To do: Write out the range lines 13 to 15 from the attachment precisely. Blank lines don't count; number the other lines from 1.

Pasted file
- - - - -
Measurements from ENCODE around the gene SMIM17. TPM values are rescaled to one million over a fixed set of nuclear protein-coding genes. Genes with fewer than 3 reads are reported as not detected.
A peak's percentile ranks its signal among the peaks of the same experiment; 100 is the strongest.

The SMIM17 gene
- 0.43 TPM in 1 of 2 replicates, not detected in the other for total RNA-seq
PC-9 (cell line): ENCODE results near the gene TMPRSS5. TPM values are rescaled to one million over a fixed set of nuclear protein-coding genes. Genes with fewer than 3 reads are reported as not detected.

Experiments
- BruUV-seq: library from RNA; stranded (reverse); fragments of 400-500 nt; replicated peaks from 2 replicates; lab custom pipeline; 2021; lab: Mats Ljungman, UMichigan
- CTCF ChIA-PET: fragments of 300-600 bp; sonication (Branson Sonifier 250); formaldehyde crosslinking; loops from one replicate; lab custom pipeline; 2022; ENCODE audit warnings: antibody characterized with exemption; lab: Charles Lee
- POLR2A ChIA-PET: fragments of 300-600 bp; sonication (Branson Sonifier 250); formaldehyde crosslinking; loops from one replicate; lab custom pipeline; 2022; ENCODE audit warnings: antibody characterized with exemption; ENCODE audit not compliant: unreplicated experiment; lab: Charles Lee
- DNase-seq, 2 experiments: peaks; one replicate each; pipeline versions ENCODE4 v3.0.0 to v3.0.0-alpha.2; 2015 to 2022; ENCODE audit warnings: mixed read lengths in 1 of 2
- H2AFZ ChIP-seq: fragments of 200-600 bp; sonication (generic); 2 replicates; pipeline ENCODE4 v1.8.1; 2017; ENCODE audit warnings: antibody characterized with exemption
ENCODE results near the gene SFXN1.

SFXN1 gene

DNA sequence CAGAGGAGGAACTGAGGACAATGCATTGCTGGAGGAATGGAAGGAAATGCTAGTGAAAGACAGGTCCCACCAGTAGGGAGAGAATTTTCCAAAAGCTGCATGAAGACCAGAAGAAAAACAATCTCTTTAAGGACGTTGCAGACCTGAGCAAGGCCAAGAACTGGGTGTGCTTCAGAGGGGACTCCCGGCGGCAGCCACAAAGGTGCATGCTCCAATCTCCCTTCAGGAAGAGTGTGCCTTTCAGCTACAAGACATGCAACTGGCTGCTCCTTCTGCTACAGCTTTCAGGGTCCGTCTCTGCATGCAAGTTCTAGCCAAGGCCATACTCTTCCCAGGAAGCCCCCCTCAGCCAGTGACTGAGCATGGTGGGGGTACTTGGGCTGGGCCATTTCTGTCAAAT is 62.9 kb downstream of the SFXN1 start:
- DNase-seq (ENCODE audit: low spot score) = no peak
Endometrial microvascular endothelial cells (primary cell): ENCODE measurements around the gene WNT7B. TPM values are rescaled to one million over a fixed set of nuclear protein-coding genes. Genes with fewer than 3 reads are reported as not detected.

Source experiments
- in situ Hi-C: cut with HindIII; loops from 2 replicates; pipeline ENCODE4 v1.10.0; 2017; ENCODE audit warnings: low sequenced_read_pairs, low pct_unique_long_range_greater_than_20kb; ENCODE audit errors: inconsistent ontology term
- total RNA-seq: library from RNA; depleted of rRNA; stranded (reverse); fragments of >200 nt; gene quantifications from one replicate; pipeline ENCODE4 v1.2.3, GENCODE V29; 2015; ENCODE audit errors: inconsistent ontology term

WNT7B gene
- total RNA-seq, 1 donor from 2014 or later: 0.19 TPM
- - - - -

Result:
SFXN1 gene

DNA sequence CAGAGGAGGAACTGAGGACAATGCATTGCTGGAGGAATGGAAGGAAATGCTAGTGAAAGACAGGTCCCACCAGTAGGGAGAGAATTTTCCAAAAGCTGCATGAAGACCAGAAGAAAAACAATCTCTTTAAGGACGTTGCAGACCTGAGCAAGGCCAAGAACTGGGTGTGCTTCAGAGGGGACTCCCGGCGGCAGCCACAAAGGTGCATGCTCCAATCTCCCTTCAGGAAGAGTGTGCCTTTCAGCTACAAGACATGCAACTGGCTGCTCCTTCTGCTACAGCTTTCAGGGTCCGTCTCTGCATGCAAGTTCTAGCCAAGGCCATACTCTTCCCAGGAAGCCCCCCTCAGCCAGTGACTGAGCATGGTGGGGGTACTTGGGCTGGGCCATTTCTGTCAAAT is 62.9 kb downstream of the SFXN1 start:
- DNase-seq (ENCODE audit: low spot score) = no peak